Foodie Blog

Tuesday, October 11, 2011

Bad Blogger - homemade Ricotta, lobster, pasta

Note:  I was going through posts and realized I had a draft of a post that I never published.  Unfortunately, I think I erased the pictures I took of the ricotta and other things but I thought it was worth it to post this at least for the recipes.  Oh, I wrote this back in June.

I know, I've been a bad blogger.  I haven't been inspired to post anything lately.  The sun seemed to be playing hide and seek here in New England, mostly hiding.  But now it's out!  So I cooked up a storm this weekend.  Lucky for everyone who reads this.  I hope.
Anyway, the first thing I was inspired to make it was homemade ricotta after reading about it on Smitten Kitchen.  I admit, I've never been a huge fan of ricotta.  I've always had the ones sold in the supermarket, in the tubs with all the water.  The ones the consistency of a rubber brick.  Now tell me, how can anyone be a fan of that awful stuff?  After seeing the pics posted, I knew I had to make it.  Plus, it only requires 4 simple ingredients and takes less than half an hour of active attention.  Anyway, I used it in my pasta that I made.  But first, on to the recipe!

Homemade Ricotta
Makes about 1  cup of ricotta

3 cups whole milk
1 cup heavy cream (or you could use 3 1/2 cups of milk and 1/2 cup of heavy cream)
1/2 teaspoon coarse sea salt
3 tablespoons freshly squeezed lemon juice

Pour the milk, cream and salt into a 3-quart nonreactive saucepan. Attach a candy or deep-fry thermometer. Heat the milk to 190°F (I found that when mine reached this temp, it was at the point when the milk starts to rise up like it's almost going to boil over), stirring it occasionally to keep it from scorching on the bottom. Turn off the heat and add the lemon juice, then stir it once or twice, gently and slowly. Let the pot sit undisturbed for 5 minutes.
Line a colander or a strainer with a few layers of cheesecloth and place it over a large bowl (to catch the whey). Pour the curds and whey into the colander and let the curds strain for at least an hour. At an hour, you’ll have a tender, spreadable ricotta. At two hours, it will be spreadable but a bit firmer, almost like cream cheese. (It will firm as it cools, so do not judge its final texture by what you have in your cheesecloth.) Discard the whey, or, if you like to make bread, I found several sources which say they've used it when making bread which I might try.  Eat the ricotta right away or transfer it to an airtight container and refrigerate until ready to use.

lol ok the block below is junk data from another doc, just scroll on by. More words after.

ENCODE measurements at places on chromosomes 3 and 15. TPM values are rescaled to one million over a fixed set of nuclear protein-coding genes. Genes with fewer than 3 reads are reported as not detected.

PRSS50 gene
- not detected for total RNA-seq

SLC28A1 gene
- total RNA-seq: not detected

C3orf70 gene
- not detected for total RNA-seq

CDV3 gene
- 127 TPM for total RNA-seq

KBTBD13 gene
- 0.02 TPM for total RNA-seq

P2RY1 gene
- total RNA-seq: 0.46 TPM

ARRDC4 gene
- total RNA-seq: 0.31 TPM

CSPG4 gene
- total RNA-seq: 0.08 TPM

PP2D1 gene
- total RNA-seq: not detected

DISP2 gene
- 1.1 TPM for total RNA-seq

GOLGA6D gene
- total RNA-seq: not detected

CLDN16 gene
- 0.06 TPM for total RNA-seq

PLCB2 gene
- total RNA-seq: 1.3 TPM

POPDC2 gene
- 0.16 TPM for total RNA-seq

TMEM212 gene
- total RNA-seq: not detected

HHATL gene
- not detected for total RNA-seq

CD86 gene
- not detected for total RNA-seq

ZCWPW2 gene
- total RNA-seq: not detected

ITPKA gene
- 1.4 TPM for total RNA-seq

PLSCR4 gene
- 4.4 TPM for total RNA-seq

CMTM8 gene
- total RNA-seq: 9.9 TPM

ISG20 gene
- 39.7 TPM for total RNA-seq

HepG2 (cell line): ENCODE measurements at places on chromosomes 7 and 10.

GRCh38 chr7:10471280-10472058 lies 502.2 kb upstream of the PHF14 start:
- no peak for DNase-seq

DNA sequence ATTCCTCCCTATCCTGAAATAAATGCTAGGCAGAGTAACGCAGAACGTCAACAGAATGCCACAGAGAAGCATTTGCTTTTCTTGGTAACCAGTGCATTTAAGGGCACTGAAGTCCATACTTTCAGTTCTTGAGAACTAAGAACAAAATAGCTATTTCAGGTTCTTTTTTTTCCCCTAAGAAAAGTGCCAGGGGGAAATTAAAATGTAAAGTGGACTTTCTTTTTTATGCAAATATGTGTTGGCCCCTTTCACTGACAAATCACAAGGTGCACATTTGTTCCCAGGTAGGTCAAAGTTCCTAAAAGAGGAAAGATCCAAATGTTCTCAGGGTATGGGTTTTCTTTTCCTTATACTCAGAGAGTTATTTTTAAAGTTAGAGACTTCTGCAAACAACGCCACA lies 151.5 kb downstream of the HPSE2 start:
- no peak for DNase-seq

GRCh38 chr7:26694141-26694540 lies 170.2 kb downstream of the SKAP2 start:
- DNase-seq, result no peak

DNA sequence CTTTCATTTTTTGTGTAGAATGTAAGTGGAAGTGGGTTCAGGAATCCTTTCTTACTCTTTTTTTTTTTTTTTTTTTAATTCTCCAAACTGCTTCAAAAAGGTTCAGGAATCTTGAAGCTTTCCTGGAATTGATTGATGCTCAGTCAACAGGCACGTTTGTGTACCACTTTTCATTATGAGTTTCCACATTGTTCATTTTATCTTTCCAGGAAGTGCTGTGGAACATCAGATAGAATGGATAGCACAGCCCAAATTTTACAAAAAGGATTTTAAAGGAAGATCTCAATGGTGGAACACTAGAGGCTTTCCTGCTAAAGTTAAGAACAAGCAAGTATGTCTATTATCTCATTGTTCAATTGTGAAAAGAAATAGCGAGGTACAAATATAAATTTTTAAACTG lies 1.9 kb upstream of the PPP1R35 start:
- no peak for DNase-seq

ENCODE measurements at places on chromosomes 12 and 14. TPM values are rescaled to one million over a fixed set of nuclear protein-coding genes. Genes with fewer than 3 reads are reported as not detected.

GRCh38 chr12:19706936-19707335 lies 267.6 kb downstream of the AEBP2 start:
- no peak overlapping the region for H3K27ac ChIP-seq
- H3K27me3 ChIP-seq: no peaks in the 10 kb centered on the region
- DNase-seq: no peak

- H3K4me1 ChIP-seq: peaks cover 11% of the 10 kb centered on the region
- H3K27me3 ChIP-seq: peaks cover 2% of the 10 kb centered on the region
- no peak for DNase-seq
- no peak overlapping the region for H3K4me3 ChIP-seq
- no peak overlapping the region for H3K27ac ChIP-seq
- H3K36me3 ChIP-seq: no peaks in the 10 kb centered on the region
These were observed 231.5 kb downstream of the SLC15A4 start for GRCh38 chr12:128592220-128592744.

Obviously, with this softer and richer ricotta, I was inspired to make, as Picky liked to call it, an inside out ravioli.  I just called it adding the cheese to the pasta really.  There's not much to say about my pasta dish, except that or the cup of ricotta, I would only use about half the package of pasta instead of the whole package.

Pasta with Ricotta, tomatoes, basil and garlic

Serves about 2 people

1/2 a package of pasta (instead of linguini I would use something with nooks like rotini)
A couple tablespoons of olive oil
1 package of cherry tomatoes, preferably from a farmers market, cut in half
A handful of dried crumbled basil or fresh basil, cut into thin ribbons
3 cloves of garlic, minced
1 cup of homemade ricotta
Salt and pepper to taste
More olive oil to taste

Boil pasta according to package directions in salted water.  While it is boiling, add olive oil to a hot pan.  When the oil starts to shimmer, add the tomatoes.  After a few minutes, add the basil.  When the skins on the tomatoes start to wrinkle a little, add the garlic and cook for a minute.  Add the cooked and drained pasta to the pan and add the ricotta as well.  Add salt and pepper to taste and toss all together until well coated.  Add more olive oil if desired.

While Picky was eating his pasta, I had some lobster.  Living by the ocean, I can get a fresh live lobster for under $10.  So after living here for so many years, I finally bought one.  But I couldn't bring myself to kill it.  I made Picky do it.  Basically, you position the knife somewhere between the eyes and beginning of the tail and push the point of the knife all the way through, then bring the rest of the knife down through the front of the head.  Then toss it in boiling salted water.  The lobster was only a little over a pound, so I boiled it for 12 minutes.  After that, I removed it and let it cool.  I used a tenderizer to smash open the claws and the knife to crack open the tail.  Then I squeezed some lemon juice and ate the yummy lobster.  I wasn't prepared for the roe that came along with the female lobster, however, I might make a roe aioli the next time I come across it.

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